"It's been a long week for me. Spasms are no fun," Hardy said. "I hope they're behind me and I don't have to deal with it for the rest of the year."
Hardy admitted to being mystified by the ailment. His first series of spasms came in the season's third game while at the plate. After sitting out one day, another wave of spasms hit Hardy while he was playing the field against the Tigers.
"It's tough. I thought I was all better going into Detroit," Hardy said. "Then I took that ground ball and my back locked up on me, so you just don't know."
Hardy hit in the six-hole on Saturday.
"I think I will be 100 percent when I do something in the game without thinking about it," Hardy said. "The last step is getting over it mentally. That won't come until I do something that's kind of a reaction play in the game and realizing I'm better."
There was an example in Saturday's game when he took a pickoff throw and slapped the tag on Jose Bautista.
"I watched five tag plays in my office after the game last night," Showalter said. "There were five tag plays that guys would have been out if they had gone to a straddle-the-bag as the throw's coming like J.J. does it. Those are five outs that he would have gotten. Best tagger I've ever had. They don't chart taggers. They don't chart accuracy. They don't chart being in the right place on the relay. I can go on and on."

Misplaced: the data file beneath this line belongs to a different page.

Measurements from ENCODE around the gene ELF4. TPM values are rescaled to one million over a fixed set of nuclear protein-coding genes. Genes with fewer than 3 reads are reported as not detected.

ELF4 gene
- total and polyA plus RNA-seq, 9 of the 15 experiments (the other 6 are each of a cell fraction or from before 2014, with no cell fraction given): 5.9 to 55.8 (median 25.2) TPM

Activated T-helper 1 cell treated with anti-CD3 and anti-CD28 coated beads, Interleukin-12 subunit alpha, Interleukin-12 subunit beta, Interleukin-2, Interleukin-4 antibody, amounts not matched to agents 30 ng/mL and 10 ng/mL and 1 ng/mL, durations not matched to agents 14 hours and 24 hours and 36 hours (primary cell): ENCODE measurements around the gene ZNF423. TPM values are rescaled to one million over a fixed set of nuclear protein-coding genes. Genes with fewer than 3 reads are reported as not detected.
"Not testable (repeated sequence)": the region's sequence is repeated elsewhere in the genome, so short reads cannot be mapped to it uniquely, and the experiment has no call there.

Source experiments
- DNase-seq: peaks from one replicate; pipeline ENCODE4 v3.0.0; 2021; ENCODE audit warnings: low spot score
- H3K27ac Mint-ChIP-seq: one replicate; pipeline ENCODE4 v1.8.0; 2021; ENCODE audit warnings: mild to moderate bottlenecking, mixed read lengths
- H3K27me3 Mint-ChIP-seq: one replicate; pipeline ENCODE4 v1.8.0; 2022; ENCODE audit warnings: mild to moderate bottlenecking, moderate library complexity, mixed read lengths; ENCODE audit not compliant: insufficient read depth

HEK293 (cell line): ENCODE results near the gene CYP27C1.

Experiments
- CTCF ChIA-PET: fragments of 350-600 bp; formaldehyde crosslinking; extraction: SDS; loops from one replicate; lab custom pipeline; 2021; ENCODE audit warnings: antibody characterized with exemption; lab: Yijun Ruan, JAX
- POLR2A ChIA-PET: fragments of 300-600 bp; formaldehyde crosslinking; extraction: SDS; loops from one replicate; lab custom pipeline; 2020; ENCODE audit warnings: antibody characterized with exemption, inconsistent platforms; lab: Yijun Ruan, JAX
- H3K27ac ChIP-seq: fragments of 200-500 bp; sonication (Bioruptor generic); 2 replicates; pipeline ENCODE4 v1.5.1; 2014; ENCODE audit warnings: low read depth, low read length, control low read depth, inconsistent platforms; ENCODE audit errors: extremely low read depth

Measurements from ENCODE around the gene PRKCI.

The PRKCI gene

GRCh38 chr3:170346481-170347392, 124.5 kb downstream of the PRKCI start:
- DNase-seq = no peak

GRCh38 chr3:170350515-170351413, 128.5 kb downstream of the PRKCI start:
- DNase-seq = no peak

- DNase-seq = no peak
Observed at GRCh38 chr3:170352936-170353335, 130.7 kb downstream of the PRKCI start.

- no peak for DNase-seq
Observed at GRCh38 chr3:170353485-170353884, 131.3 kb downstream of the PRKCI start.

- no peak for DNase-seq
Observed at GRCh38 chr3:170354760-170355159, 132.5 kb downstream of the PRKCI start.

Clevenger starts as Wieters given day off
BALTIMORE -- With the Orioles facing a quick turnaround because of Sunday's 1:35 p.m. ET start, backup catcher Steve Clevenger was in the lineup on Saturday night, giving starter Matt Wieters a rest.
With Toronto pitching right-hander Drew Hutchison on Saturday and left-hander Mark Buehrle on Sunday, it made sense for Clevenger, a lefty hitter, to play Saturday, and Wieters, a switch-hitter, to go on Sunday.
"It's just the matchups," Orioles manager Buck Showalter said. "We haven't had a left-handed hitting catcher in the past. So that's where that variable comes into play."
Clevenger, who has one home run and a .208 average in 231 career at-bats, seems an unlikely player for the five-hole spot he occupied Saturday. But according to Showalter, Toronto has a pair of tough lefties out of the bullpen -- Brett Cecil and Aaron Loup -- who make it tough in the late innings.